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Remember when the Phoenix Suns future was supposed to be Marshall and Felton?

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Four years after being drafted 12th overall, former Suns player Kendall Marshall is looking for his seventh NBA stop.

NBA: Charlotte Hornets at Philadelphia 76ers Bill Streicher-USA TODAY Sports

Yesterday, the Utah Jazz acquired, then released, former Phoenix Suns first round pick, Kendall Marshall. The double transactions have continued a disturbing trend for the one-time 12th overall pick.

When the Phoenix Suns first drafted 20-year old point guard Kendall Marshall out of North Carolina, the talk around town was that the Suns might have found their point guard of the future.

No, I’m not joking. Check out his introductory press conference.

credit: Valley of the Suns

Pre-draft, Marshall was lauded by scouting sites such as DraftExpress.com.

When looking at Marshall's game from an NBA perspective, his passing ability is clearly his greatest selling point, and it's hard to overstate how good of a passer he is and how great a feel he has for managing a game.

Within two weeks of drafting Marshall, the Suns traded 36 year old point god Steve Nash to the hated Los Angeles Lakers for what ultimately amounted to three years (so far) of Archie Goodwin and one-and-a-half years (so far) of Brandon Knight.

On the same day the Suns traded Nash, they re-signed erstwhile point guard of the future Goran Dragic, who they’d traded away less than 18 months ago along with a first round pick for two months of Aaron Brooks. Dragic was brought in to ease Marshall’s transition to the NBA.

Of course, the Suns almost didn’t even get Dragic. Do-do bird Lance Blanks really wanted to sign Ray Felton that week, but owner Robert Sarver reportedly had a rare epiphany and called Dragic personally from the Suns parking garage to seal the deal before Blanks could shake Felton’s hand.

Felton was coming off a disastrous overweight campaign with Portland where he posted a forgettable 11.4 points and 6.5 assists per game while combatting constant criticism for pot belly acquired during the NBA lockout.

But then again, Felton’s career averages before the binge-eating were just 13 points and 6.5 assists so it’s not like 2011-12 was a disastrous dip.

Yet the Suns GM wanted him anyway.

In a span of 18 months, your favorite NBA team almost went from Nash and Dragic to Felton and Marshall.

Intentionally.

Let’s review the careers of Felton and Marshall since that summer.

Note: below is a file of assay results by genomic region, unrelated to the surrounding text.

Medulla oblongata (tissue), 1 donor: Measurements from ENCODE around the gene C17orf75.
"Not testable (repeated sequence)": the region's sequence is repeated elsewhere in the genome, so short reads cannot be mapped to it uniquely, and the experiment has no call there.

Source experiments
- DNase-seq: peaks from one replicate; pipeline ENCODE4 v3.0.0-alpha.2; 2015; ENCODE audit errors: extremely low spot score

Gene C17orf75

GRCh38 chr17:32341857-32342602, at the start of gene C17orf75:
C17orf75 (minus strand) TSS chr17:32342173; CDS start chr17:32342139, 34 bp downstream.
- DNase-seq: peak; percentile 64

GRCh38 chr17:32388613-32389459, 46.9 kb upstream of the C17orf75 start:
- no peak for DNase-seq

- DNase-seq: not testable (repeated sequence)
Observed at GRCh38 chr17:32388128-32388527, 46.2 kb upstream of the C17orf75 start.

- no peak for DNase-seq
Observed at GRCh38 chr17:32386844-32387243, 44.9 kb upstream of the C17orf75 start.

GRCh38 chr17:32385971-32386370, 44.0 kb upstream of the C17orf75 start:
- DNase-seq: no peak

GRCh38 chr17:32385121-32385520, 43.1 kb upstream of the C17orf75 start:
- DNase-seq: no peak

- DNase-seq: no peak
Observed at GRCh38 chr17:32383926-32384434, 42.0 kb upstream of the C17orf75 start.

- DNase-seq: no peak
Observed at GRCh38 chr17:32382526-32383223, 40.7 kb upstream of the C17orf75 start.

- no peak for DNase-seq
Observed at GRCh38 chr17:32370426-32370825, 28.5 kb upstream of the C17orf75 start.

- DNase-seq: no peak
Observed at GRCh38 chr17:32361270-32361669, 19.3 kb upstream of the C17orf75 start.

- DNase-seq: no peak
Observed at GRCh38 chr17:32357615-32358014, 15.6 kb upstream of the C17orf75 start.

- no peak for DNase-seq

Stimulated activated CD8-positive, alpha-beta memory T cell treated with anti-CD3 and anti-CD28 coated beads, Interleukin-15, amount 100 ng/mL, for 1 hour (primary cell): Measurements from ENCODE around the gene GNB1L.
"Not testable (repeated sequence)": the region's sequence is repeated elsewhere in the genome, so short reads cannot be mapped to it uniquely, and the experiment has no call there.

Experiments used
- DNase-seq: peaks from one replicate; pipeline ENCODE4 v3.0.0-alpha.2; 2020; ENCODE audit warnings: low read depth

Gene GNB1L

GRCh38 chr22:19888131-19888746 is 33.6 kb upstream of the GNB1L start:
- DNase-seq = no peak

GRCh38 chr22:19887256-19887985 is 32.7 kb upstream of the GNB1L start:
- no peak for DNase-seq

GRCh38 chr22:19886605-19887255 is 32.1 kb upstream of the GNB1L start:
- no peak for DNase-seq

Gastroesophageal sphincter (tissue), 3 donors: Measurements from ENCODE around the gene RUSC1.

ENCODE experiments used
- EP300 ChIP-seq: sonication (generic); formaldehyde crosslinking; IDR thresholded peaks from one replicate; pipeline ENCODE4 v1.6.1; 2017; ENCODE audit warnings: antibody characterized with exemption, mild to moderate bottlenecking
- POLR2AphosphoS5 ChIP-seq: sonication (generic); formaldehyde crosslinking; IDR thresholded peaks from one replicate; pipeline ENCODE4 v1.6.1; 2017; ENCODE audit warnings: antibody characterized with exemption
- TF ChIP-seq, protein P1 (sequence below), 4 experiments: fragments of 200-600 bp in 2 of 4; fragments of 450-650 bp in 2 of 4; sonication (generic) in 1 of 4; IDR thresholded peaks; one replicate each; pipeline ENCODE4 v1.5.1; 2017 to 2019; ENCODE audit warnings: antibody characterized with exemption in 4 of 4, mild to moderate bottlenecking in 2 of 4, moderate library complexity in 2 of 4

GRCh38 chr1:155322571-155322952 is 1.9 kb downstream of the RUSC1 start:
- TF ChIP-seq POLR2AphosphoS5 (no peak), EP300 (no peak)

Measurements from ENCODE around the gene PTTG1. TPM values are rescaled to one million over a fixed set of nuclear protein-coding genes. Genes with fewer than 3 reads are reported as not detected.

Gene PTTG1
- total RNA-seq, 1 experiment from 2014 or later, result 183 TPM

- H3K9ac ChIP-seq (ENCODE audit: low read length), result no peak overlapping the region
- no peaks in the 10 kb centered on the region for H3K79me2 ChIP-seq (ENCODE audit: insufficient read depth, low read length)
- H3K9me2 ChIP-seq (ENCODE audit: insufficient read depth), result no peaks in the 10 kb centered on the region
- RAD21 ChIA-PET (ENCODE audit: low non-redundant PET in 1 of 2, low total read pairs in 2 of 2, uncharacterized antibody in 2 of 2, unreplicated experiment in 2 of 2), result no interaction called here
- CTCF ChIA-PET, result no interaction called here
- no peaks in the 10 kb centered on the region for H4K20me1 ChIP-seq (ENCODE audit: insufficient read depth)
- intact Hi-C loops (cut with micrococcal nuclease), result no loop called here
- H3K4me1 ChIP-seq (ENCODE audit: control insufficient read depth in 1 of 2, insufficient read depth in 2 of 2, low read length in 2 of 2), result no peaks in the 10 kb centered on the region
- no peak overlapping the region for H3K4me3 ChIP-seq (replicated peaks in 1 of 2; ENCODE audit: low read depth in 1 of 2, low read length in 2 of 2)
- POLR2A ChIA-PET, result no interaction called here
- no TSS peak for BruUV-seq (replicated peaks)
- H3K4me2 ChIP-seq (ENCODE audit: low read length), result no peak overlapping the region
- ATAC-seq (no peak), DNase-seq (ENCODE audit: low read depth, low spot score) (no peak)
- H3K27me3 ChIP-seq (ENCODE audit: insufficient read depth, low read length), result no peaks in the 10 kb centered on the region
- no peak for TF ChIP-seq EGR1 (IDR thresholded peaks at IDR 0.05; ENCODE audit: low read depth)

Since 2012, Felton played two seasons with the Knicks where he returned to his lofty 13 points, 6.5 assist career averages in 34 minutes per game before dipping with Dallas the last two years down to 8 points and 3 assists as he has failed to age gracefully.

But Marshall’s career makes Felton’s look Hall of Fame worthy.

Marshall has played for some of the worst NBA teams in history, yet has not found a way to earn a permanent rotation spot. The 2012-13 Suns, 2013-14 Lakers, 2014-15 Bucks and 2015-16 Sixers. Career averages of 5 points and 5 assists per game, primarily boosted by 45 starts in LA followed by his release the next summer.

Marshall quickly wore out his welcome in Phoenix. Check out this article on Bright Side from March 2013 when Marshall got his first bit of regular playing time. Marshall foreshadowed his own future with this quote:

“To help the team, I have to be able to step outside my comfort zone."

Since then, Marshall has been bouncing around the league trying to find new ways to help new teams. His efforts have not gone well.

While we sit here and complain about the dearth of good, natural point guards in Phoenix since the decline of Steve Nash, we should appreciate the combination of luck and effort that brought the Suns the PGs they do have.

Goran Dragic, Isaiah Thomas, Eric Bledsoe and Brandon Knight have all posted about the same per-game averages over the past three seasons: 18 points, 6 assists and 4 rebounds.

On top of those four, the Suns have drafted two more point guards in the last three seasons: Tyler Ennis and Tyer Ulis.

You may not love that the Suns are still searching for the next great point guard. And the Suns might very well draft yet another one next summer, as the top of the 2017 is predominantly loaded with a half-dozen top-tier PG prospects.

But at least we haven’t spent the last four years watching Ray Felton and Kendall Marshall man the point.